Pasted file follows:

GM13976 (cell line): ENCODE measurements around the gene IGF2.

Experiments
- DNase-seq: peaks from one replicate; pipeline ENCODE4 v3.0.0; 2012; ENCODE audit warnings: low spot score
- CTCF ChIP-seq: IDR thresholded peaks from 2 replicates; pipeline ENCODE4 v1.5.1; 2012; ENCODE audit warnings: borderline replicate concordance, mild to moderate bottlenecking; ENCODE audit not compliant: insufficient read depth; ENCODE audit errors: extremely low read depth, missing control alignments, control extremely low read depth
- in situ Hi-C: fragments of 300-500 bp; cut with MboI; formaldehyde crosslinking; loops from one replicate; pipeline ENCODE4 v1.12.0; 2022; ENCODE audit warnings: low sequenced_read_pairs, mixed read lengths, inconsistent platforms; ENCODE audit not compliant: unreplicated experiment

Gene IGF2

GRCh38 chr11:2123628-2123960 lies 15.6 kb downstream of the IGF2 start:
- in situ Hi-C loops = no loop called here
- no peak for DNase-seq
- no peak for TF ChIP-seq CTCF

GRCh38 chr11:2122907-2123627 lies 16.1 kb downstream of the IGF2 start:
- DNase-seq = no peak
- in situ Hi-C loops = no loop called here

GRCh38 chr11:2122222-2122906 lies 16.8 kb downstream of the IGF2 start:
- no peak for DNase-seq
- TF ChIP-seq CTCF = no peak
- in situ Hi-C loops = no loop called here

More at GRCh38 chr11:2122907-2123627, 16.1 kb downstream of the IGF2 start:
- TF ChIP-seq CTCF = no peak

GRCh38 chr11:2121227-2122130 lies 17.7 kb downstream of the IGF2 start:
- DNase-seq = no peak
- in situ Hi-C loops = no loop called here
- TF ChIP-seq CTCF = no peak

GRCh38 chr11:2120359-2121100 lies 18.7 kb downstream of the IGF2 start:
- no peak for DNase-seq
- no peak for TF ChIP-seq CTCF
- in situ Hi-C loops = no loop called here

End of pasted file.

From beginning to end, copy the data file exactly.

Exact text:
GM13976 (cell line): ENCODE measurements around the gene IGF2.

Experiments
- DNase-seq: peaks from one replicate; pipeline ENCODE4 v3.0.0; 2012; ENCODE audit warnings: low spot score
- CTCF ChIP-seq: IDR thresholded peaks from 2 replicates; pipeline ENCODE4 v1.5.1; 2012; ENCODE audit warnings: borderline replicate concordance, mild to moderate bottlenecking; ENCODE audit not compliant: insufficient read depth; ENCODE audit errors: extremely low read depth, missing control alignments, control extremely low read depth
- in situ Hi-C: fragments of 300-500 bp; cut with MboI; formaldehyde crosslinking; loops from one replicate; pipeline ENCODE4 v1.12.0; 2022; ENCODE audit warnings: low sequenced_read_pairs, mixed read lengths, inconsistent platforms; ENCODE audit not compliant: unreplicated experiment

Gene IGF2

GRCh38 chr11:2123628-2123960 lies 15.6 kb downstream of the IGF2 start:
- in situ Hi-C loops = no loop called here
- no peak for DNase-seq
- no peak for TF ChIP-seq CTCF

GRCh38 chr11:2122907-2123627 lies 16.1 kb downstream of the IGF2 start:
- DNase-seq = no peak
- in situ Hi-C loops = no loop called here

GRCh38 chr11:2122222-2122906 lies 16.8 kb downstream of the IGF2 start:
- no peak for DNase-seq
- TF ChIP-seq CTCF = no peak
- in situ Hi-C loops = no loop called here

More at GRCh38 chr11:2122907-2123627, 16.1 kb downstream of the IGF2 start:
- TF ChIP-seq CTCF = no peak

GRCh38 chr11:2121227-2122130 lies 17.7 kb downstream of the IGF2 start:
- DNase-seq = no peak
- in situ Hi-C loops = no loop called here
- TF ChIP-seq CTCF = no peak

GRCh38 chr11:2120359-2121100 lies 18.7 kb downstream of the IGF2 start:
- no peak for DNase-seq
- no peak for TF ChIP-seq CTCF
- in situ Hi-C loops = no loop called here